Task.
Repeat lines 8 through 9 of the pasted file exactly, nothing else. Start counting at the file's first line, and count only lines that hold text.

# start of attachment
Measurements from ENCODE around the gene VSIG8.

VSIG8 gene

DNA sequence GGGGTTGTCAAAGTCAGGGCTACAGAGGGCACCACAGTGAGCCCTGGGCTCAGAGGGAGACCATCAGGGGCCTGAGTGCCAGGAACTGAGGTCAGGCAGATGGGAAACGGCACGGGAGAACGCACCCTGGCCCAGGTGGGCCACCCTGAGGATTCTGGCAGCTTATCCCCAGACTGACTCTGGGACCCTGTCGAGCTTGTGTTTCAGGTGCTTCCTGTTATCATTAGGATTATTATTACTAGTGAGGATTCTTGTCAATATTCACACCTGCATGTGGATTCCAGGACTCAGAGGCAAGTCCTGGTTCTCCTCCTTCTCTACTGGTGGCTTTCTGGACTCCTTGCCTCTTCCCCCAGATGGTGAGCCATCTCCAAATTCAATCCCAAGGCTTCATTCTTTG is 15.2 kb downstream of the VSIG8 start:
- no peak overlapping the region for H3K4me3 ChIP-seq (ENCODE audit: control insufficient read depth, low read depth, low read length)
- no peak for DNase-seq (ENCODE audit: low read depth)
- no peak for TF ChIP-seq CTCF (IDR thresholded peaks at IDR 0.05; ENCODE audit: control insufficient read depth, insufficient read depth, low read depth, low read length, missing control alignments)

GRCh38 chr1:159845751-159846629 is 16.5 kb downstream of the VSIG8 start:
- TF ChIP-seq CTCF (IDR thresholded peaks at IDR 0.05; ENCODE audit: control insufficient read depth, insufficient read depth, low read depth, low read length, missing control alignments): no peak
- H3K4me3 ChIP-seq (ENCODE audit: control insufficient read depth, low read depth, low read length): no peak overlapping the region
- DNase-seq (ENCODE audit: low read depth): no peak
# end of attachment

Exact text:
- TF ChIP-seq CTCF (IDR thresholded peaks at IDR 0.05; ENCODE audit: control insufficient read depth, insufficient read depth, low read depth, low read length, missing control alignments): no peak
- H3K4me3 ChIP-seq (ENCODE audit: control insufficient read depth, low read depth, low read length): no peak overlapping the region